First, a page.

Matzah In Triplicate! 

By Rabbi Baruch Epstein  

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Is matzah just one big mistake? Would a little foresight have saved us all the heart ache (and stomach ache) of recreating what our ancestors got just because they rushed out of Egypt so hurriedly they didn’t have time for the bread to rise? A whole nation and no one packed for the big trip? What family goes to the park without pretzels, peanuts, and 17 water bottles? 

Historically matzah was not invented at the exodus – in fact the first mention of matzah relative to the Passover story is when we ate it IN Egypt on the night G-d passed over our homes, sparing the Jewish first born.  

So what is the meaning of this centerpiece of Passover?  

A close analysis reveals three “different” matzahs: 

  1. the matzah eaten during the night time while still in Egypt  
  2. the matzah that accidentally came into being during the daytime when the Jews rushed out  
  3. the matzah we eat in perpetuity because G-d so instructed at Sinai 

Each of these “matzahs” represents another form of our ever-continuing effort to free ourselves from what enslaves us.  

A little background; Passover “is,” not just “was.”

It is about each of us identifying our own Egypt i.e., what imprisons us where we don’t want to be, and then having the courage and faith to leave that behind. Passover is about aligning ourselves with G-d’s gift of liberty and the matzah is our ticket out.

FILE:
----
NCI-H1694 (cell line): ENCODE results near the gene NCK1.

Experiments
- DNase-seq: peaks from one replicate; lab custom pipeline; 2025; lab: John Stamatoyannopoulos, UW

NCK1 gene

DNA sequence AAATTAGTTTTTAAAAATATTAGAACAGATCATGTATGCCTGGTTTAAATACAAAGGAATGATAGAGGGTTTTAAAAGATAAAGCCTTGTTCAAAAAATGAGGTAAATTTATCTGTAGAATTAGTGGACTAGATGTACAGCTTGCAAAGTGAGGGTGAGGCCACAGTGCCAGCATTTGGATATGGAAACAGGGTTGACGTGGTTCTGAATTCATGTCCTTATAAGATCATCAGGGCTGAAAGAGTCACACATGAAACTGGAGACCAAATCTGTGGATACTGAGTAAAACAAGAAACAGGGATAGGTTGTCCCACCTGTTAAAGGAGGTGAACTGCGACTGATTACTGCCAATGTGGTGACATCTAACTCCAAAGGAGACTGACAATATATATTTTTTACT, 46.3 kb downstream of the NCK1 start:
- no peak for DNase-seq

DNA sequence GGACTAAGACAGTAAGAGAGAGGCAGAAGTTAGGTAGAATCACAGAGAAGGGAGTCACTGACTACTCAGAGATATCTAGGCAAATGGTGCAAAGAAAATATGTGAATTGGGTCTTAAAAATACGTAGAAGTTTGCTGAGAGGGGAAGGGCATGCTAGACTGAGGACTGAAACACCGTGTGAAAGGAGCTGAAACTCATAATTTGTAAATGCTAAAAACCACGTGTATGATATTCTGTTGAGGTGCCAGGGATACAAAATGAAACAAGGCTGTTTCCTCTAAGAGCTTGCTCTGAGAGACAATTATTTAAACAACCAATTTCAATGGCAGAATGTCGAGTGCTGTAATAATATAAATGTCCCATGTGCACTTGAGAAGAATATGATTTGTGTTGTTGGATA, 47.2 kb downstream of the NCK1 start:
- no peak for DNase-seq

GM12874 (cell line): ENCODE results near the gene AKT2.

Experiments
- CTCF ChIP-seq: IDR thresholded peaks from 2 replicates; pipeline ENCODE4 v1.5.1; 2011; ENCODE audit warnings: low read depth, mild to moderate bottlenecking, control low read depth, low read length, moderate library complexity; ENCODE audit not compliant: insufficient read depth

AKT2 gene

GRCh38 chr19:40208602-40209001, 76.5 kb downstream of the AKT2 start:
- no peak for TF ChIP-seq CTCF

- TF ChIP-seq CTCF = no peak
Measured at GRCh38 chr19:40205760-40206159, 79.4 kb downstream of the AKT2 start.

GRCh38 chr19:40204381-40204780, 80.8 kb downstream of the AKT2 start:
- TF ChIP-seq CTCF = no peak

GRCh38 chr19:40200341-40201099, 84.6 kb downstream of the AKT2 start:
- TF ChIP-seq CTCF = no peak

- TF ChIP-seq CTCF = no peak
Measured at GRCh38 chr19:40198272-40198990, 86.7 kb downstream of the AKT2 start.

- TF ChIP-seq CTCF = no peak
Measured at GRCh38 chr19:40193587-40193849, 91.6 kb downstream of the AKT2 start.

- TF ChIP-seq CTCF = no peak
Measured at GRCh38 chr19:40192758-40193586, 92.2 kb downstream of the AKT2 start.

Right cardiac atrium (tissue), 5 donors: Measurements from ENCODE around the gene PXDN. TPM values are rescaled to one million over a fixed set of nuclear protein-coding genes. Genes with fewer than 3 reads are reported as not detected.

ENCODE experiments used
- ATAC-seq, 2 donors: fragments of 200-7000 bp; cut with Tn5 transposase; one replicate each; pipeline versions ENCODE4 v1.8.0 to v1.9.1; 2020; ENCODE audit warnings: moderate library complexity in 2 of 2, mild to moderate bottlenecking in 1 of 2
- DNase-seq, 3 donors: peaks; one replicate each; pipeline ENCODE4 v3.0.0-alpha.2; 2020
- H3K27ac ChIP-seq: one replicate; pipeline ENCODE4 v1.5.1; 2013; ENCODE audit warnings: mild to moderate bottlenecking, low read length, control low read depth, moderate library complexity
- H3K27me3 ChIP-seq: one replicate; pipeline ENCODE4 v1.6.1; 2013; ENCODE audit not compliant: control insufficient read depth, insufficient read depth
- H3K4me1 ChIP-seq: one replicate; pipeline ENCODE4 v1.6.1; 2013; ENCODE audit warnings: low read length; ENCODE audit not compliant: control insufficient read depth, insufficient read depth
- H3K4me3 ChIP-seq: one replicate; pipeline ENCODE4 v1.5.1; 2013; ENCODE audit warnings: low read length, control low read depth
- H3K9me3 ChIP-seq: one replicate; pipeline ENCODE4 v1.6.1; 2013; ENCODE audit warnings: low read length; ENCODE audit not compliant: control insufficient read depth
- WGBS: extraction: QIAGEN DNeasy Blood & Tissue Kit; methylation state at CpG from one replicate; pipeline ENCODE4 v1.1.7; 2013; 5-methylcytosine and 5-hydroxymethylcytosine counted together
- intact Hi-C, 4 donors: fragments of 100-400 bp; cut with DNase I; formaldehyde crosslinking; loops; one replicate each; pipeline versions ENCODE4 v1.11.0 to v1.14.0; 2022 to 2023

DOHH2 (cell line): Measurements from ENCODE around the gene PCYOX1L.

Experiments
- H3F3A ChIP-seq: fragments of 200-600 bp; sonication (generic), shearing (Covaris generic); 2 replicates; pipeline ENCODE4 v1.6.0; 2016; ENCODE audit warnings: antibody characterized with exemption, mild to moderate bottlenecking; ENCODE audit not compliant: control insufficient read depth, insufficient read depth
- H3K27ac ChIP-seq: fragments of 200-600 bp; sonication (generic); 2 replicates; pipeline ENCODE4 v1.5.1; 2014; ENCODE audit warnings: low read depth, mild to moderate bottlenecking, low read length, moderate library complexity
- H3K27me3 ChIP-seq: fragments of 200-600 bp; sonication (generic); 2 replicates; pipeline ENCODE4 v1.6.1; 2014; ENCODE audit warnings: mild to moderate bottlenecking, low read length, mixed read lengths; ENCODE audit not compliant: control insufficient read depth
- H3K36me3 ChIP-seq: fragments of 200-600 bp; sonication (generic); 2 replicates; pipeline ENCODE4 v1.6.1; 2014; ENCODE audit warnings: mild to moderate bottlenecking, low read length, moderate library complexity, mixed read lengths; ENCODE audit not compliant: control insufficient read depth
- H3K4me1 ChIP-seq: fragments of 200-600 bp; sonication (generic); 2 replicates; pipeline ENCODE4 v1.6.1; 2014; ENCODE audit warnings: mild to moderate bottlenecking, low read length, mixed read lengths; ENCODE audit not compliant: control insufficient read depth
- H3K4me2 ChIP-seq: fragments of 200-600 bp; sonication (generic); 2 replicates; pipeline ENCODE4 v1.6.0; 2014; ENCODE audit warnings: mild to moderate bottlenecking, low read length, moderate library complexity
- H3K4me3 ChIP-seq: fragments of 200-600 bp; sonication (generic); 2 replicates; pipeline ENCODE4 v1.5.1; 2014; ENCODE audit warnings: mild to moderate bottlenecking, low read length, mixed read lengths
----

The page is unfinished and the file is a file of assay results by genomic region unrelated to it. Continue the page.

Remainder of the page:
So let’s take a look: 

We eat matzah while Hashem destroys our enemies – we are passive, allowing G-d to rescue us. We eat matzah as we leave Egypt – we are active, we get up and get out. We eat matzah because it is a mitzvah – we follow the rules. 

The Haggadah emphasizes that we “eat” the “exodus/active” matzah; the “mistake matzah,” the “day time matzah”. That is the matzah we ingest and take with us.  

This Matzah that we eat for what reason? Because the dough of our fathers did not have time to become leavened before the King of the kings of kings, the Holy One, blessed be He, revealed Himself to them and redeemed them. (From the text of the Haggadah – just before we finally get to eat) 

It is specifically this matzah we want to integrate into our identity. This matzah combines “walking the walk” with trust in Hashem – we put in our effort and Hashem turns that “flat dough” into a symbol of faith and freedom. 

 A message of Pesach is the chance to be truly liberated from our personal confinements – those of our own making and those we can’t control. Each day of the year we recall the exodus and are inspired to not be a victim and forge our own paths to freedom. The night of Pesach is different than all others as Hashem offers to drive us out of the inescapable Egypts of our lives, yet we must make the effort to follow Him. And then – and here’s the hard part – after we do all that we can – we let go and let G-d, we prepare the dough and allow Hashem to do the rest. 

 So next time there’s a mistake – remember it’s not a mistake – it was meant to happen – it is part of Hashem’s way of liberating us from ourselves. 

 

Rabbi Baruch Epstein is the Rabbi of Congregation Bais Menachem and is Lubavitch Chabad of Illinois Director of Community Outreach. 

 

 

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